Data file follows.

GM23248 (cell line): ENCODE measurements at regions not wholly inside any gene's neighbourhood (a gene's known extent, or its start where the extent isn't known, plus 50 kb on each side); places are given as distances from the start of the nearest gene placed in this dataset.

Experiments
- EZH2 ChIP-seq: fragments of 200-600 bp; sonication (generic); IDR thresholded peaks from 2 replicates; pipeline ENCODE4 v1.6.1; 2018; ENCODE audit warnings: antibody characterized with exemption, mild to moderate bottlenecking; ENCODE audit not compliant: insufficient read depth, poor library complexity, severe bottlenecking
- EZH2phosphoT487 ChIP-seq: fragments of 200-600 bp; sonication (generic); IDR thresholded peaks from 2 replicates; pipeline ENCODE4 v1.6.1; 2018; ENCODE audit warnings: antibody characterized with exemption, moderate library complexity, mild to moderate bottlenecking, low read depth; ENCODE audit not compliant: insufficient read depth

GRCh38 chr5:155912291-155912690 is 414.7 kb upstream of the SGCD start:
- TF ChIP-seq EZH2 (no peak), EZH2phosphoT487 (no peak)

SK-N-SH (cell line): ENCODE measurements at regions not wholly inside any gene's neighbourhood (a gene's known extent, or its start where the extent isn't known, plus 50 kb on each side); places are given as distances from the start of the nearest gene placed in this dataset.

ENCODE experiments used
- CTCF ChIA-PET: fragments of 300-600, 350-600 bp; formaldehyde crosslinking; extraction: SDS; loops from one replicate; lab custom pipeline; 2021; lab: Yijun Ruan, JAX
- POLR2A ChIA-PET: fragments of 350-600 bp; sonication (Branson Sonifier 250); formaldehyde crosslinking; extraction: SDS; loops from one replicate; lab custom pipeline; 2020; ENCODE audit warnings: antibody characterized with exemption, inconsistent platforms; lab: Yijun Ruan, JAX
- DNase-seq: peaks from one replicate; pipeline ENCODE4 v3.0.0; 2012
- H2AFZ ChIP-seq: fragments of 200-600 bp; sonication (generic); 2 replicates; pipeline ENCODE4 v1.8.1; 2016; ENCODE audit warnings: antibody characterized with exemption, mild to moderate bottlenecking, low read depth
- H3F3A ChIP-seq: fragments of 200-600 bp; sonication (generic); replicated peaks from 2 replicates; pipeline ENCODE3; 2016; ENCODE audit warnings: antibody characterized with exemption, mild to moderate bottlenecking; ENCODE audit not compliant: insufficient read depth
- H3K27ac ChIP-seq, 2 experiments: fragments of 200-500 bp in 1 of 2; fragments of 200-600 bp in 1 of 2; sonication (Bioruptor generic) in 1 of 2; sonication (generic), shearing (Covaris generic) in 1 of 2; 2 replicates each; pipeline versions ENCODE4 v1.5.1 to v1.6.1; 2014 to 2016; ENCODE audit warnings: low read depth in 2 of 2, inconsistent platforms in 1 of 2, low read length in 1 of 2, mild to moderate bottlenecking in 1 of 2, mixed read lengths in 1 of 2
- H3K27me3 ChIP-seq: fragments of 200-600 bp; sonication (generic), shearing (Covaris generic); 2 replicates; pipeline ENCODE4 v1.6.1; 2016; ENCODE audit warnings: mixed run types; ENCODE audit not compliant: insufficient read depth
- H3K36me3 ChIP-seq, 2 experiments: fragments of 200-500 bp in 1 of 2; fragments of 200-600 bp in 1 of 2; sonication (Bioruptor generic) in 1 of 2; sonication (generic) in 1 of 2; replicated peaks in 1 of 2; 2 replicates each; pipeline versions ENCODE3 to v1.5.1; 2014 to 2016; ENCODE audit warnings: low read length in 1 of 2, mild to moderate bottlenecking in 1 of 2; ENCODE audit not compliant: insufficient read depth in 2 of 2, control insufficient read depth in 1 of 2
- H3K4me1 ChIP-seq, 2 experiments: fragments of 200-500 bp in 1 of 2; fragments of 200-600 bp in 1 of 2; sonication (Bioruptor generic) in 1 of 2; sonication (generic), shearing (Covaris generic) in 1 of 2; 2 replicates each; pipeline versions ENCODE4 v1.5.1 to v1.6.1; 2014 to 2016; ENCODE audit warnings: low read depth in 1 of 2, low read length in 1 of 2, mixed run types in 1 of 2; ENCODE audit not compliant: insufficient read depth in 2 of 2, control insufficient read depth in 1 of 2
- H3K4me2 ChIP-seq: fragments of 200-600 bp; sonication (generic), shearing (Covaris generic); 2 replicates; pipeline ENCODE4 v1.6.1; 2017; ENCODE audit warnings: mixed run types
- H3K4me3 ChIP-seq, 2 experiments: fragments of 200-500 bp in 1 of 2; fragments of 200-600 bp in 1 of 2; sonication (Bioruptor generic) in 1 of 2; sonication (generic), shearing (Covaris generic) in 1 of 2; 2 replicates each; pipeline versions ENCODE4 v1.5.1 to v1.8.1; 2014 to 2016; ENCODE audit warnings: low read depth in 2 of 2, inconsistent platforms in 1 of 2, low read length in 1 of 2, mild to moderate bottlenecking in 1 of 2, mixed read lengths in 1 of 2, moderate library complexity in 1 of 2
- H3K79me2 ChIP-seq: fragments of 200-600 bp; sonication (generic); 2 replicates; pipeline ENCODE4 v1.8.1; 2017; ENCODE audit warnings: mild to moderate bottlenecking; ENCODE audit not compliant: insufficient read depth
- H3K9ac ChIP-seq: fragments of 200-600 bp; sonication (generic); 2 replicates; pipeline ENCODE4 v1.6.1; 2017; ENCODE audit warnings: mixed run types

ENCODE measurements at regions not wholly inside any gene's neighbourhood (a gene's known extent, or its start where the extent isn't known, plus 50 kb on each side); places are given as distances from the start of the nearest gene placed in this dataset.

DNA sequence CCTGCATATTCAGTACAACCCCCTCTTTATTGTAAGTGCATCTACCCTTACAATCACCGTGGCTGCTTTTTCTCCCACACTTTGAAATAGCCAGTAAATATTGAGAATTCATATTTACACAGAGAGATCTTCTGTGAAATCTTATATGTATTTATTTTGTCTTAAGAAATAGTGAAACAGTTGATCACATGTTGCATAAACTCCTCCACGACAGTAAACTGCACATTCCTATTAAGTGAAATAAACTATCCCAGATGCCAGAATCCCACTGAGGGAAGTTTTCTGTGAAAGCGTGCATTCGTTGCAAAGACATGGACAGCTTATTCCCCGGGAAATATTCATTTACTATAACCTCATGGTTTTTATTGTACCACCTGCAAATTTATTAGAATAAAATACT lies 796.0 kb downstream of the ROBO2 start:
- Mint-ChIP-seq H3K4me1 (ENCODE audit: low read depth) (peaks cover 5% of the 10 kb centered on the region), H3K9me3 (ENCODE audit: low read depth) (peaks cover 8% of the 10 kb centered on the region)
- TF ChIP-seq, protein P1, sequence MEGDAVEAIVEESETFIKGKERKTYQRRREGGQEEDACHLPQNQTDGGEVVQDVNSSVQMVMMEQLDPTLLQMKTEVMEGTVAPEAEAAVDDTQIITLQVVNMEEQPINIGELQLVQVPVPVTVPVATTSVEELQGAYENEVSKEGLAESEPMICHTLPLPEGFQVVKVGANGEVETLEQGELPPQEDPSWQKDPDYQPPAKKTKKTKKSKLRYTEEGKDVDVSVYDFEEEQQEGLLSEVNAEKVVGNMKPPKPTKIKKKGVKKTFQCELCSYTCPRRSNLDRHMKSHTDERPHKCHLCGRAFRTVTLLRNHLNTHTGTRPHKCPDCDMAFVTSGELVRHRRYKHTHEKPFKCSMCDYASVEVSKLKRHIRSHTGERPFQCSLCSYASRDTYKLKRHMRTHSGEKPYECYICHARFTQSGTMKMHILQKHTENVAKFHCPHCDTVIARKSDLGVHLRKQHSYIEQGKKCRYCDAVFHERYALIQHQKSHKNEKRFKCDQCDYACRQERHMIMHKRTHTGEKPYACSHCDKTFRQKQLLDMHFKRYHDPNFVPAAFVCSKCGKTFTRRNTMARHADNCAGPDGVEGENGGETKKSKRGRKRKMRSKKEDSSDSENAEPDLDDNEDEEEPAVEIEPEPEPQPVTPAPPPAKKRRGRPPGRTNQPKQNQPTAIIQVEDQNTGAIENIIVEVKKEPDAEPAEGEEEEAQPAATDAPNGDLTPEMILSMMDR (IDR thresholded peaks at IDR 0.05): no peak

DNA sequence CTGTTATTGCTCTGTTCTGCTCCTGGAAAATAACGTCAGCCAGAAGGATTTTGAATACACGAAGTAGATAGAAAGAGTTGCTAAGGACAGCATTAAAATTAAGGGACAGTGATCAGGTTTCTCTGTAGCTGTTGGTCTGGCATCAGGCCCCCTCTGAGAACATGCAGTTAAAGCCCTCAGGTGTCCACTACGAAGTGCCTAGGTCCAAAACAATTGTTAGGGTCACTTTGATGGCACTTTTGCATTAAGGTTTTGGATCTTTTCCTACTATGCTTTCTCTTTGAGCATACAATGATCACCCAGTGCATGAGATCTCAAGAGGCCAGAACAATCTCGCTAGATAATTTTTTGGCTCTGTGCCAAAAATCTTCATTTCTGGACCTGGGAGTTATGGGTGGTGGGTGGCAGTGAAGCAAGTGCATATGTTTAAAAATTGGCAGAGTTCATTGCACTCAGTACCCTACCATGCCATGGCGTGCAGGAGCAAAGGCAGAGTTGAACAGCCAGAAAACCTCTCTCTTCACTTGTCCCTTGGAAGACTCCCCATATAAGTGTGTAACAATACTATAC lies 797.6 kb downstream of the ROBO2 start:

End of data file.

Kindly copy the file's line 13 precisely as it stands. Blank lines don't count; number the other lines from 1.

- H3F3A ChIP-seq: fragments of 200-600 bp; sonication (generic); replicated peaks from 2 replicates; pipeline ENCODE3; 2016; ENCODE audit warnings: antibody characterized with exemption, mild to moderate bottlenecking; ENCODE audit not compliant: insufficient read depth